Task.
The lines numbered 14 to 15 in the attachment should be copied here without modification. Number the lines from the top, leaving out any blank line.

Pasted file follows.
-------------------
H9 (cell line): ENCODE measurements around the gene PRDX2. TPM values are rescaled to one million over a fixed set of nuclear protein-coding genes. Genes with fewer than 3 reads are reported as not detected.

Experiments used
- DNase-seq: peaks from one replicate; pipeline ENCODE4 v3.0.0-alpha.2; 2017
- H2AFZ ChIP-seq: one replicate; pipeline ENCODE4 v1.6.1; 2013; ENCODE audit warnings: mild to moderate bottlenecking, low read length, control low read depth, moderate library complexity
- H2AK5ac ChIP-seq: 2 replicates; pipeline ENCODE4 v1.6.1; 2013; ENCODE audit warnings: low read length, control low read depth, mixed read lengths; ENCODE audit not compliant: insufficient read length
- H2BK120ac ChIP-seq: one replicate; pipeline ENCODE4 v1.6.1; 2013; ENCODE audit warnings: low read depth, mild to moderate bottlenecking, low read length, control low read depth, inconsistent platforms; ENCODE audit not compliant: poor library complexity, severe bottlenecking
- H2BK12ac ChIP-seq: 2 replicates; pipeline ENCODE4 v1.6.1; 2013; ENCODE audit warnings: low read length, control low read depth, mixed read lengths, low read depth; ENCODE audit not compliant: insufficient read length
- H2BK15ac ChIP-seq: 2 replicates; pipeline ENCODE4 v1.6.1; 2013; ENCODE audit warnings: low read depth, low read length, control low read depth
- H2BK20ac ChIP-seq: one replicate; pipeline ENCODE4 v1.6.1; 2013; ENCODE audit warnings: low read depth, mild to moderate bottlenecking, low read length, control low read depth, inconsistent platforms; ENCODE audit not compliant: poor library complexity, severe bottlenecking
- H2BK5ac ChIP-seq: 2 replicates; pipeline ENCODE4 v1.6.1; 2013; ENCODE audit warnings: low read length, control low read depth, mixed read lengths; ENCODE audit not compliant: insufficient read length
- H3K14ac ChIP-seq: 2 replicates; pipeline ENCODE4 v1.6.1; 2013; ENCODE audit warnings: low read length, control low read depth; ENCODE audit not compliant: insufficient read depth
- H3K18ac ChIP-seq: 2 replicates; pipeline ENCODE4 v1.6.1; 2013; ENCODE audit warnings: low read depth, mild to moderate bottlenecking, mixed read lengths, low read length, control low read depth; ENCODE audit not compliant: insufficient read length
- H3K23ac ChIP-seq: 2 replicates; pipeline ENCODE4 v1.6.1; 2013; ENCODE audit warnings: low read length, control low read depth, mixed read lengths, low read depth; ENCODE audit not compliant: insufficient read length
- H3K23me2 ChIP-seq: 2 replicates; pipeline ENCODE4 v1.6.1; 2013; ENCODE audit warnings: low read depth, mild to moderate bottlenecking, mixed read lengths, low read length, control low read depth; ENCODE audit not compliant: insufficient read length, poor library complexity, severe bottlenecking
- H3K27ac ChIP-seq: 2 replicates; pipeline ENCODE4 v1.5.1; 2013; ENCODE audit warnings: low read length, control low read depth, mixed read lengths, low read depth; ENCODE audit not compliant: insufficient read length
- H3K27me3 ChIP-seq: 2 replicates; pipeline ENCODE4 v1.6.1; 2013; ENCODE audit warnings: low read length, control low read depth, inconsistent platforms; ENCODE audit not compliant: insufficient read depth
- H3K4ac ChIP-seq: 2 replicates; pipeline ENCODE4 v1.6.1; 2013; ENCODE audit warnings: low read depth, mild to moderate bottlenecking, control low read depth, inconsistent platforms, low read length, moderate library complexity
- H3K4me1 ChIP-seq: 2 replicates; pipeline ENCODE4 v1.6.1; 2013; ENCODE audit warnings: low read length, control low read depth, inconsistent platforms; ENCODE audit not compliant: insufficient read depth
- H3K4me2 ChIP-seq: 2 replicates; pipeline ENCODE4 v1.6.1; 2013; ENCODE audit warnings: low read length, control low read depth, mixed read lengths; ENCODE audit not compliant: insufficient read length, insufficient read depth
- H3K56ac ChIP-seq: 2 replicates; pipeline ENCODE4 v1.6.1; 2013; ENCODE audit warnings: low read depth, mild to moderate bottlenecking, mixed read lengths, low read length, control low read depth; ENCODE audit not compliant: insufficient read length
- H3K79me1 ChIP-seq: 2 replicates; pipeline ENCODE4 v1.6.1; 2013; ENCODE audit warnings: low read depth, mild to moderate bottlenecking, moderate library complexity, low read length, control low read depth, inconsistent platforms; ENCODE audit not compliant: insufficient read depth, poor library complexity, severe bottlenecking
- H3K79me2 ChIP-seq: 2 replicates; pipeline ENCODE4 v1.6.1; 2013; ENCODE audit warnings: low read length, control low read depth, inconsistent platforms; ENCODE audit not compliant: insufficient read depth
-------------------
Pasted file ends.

- H3K23me2 ChIP-seq: 2 replicates; pipeline ENCODE4 v1.6.1; 2013; ENCODE audit warnings: low read depth, mild to moderate bottlenecking, mixed read lengths, low read length, control low read depth; ENCODE audit not compliant: insufficient read length, poor library complexity, severe bottlenecking
- H3K27ac ChIP-seq: 2 replicates; pipeline ENCODE4 v1.5.1; 2013; ENCODE audit warnings: low read length, control low read depth, mixed read lengths, low read depth; ENCODE audit not compliant: insufficient read length